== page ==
DEBALTSEVE, Ukraine — Outgoing heavy-caliber fire boomed incessantly, shaking the ground and rattling windows around the besieged town. Residents of Debaltseve, seemingly inured to the racket, listened impassively as they mustered at the town hall on Saturday to be evacuated with as many belongings as they could carry.

The government-held town has been without power, water and gas for at least 10 days, prompting many to flee from an intense artillery duel between government and Russian-backed separatist forces. Almost every one of the largely deserted streets in the center showed signs of having been struck by projectiles.

A month of relative quiet in eastern Ukraine was shattered in early January by full-blown fighting as the separatists attempted to claw back additional territory from government hands. Rebel leaders accused Ukraine of mobilizing its forces in advance of an imminent offensive.

Ukrainian Prime Minister Arseniy Yatsenyuk said on Saturday that 1,000 residents have been evacuated in the past days from Debaltseve. But the number of crammed civilian vehicles seen speeding out of the town’s rutted, icy roads over the past few days suggests official figures may be on the conservative side.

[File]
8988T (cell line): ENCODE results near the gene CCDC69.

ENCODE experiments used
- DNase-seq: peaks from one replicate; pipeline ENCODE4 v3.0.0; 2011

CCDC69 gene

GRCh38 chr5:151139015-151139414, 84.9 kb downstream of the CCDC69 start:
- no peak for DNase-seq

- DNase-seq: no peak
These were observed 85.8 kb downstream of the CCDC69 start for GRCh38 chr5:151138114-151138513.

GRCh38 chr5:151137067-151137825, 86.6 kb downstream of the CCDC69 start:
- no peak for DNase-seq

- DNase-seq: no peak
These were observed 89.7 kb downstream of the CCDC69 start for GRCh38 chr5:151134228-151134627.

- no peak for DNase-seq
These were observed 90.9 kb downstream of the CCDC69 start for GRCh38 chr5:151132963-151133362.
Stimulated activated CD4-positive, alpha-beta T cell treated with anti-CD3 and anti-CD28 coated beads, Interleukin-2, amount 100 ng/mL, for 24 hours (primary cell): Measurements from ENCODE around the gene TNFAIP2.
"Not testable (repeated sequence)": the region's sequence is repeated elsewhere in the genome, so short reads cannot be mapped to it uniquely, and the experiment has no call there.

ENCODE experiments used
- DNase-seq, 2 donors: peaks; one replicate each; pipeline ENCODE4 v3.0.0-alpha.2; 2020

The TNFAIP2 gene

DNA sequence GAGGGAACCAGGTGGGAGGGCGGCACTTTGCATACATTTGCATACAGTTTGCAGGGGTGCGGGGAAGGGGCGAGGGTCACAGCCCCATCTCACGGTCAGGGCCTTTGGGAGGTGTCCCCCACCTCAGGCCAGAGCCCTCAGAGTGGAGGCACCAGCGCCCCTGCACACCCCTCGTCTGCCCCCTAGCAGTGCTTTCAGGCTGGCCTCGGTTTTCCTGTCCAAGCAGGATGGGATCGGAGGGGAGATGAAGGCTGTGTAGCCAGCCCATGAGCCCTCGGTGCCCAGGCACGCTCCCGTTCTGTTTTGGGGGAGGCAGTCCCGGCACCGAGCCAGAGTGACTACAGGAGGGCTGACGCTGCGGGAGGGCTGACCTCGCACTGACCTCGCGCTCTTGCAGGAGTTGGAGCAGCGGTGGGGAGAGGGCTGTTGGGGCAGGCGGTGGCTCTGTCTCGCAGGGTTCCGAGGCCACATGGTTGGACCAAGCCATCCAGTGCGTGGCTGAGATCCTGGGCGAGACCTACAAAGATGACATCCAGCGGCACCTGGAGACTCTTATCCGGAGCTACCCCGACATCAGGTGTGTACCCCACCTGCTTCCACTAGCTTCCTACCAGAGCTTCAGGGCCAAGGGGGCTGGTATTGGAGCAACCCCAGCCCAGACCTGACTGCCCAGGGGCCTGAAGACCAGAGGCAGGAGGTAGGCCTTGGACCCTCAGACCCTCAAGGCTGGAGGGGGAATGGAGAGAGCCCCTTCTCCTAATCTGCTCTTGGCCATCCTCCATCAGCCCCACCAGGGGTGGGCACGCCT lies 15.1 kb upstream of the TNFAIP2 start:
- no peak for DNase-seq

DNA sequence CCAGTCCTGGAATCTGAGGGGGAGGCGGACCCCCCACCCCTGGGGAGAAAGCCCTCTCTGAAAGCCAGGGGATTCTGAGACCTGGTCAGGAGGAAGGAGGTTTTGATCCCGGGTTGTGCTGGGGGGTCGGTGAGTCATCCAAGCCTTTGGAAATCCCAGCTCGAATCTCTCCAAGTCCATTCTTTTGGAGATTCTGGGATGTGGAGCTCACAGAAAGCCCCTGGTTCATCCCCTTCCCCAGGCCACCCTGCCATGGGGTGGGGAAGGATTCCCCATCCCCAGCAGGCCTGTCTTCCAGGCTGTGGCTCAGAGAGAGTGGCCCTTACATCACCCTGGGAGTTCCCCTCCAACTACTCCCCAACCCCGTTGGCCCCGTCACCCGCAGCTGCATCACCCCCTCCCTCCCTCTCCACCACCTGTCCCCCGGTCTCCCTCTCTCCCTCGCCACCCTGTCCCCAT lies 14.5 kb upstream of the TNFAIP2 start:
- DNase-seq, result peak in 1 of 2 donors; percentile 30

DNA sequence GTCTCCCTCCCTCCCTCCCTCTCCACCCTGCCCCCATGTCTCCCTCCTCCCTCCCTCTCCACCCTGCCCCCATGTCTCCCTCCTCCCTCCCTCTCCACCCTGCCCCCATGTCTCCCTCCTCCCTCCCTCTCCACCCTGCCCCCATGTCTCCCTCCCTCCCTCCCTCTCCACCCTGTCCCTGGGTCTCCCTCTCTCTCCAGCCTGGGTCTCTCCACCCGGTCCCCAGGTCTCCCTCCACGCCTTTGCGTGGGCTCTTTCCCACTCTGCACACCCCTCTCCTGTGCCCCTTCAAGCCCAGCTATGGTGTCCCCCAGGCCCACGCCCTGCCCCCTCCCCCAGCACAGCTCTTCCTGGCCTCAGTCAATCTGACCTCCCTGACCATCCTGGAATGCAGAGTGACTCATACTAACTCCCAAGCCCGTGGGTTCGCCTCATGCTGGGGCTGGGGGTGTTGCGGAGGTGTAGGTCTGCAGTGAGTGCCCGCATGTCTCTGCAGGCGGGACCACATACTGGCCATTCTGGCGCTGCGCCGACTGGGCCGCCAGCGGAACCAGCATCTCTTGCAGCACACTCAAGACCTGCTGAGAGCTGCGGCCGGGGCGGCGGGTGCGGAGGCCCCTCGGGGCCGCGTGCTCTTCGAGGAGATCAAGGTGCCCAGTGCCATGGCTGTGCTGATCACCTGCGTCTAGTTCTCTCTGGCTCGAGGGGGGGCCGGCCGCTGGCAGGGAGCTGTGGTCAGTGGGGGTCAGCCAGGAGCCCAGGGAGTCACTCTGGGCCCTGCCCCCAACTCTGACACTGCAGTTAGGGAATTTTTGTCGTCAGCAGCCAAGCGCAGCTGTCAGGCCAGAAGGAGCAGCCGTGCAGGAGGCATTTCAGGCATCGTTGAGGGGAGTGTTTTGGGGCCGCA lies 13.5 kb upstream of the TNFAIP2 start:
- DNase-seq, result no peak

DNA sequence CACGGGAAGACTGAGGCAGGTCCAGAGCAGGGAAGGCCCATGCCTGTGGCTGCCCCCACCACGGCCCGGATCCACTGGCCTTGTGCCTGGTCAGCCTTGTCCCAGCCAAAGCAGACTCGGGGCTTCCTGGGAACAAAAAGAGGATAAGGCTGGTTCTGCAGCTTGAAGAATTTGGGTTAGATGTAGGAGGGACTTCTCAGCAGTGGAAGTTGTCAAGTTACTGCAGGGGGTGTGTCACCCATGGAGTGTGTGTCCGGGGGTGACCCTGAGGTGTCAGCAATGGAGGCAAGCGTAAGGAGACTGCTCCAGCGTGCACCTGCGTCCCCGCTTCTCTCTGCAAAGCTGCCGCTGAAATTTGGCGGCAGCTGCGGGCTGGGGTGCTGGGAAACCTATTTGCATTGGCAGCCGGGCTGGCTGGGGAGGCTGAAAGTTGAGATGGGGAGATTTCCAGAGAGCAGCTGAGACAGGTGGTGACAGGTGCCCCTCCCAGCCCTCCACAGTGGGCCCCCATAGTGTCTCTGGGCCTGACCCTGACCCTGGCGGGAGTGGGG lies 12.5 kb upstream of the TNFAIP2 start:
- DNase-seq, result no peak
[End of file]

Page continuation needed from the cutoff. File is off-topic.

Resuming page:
“Six buses shuttle (refugees) from there and they constantly come under fire,” Yatsenyuk said in comments carried by his press office. “As soon as they (the rebels) see that we are evacuating the people, they open fire.”

Yatsenyuk has asked the defense ministry to help secure the evacuation and added that none of the refugees has been injured.

Vyacheslav Abroskin, head of police for the Donetsk region, said 12 people had been killed by shelling in Debaltseve, which hosts a strategic railway hub. He did not specify over what period the deaths had taken place.

With the government apparently unable to handle all the people wishing to leave, volunteer groups are trying to fill the gap.

“We are evacuating people from this hotspot, so they don’t have to deal with what is going on, because this is not their war after all. This has nothing to do with them,” said Andrei Vasilyev, a worker with a charitable organization based in the eastern city of Kharkiv.

As Vasilyev’s minibus was being loaded, a small child held in her mother’s arms cried and pleaded plaintively to leave as soon as possible. Infirm and elderly passengers needed to be lifted into the tightly packed transport.

Leaving Debaltseve carries its own risks because of the encroachment of separatist forces on all sides. Roads running west and east are controlled by rebels, leaving the northbound road the only remaining corridor of relative safety. But fresh, scorched shell craters alongside that road testify that it is dangerous too.

Fighting inched toward Debaltseve this week when separatists burst through government lines to occupy part of the town of Vuhlehirsk.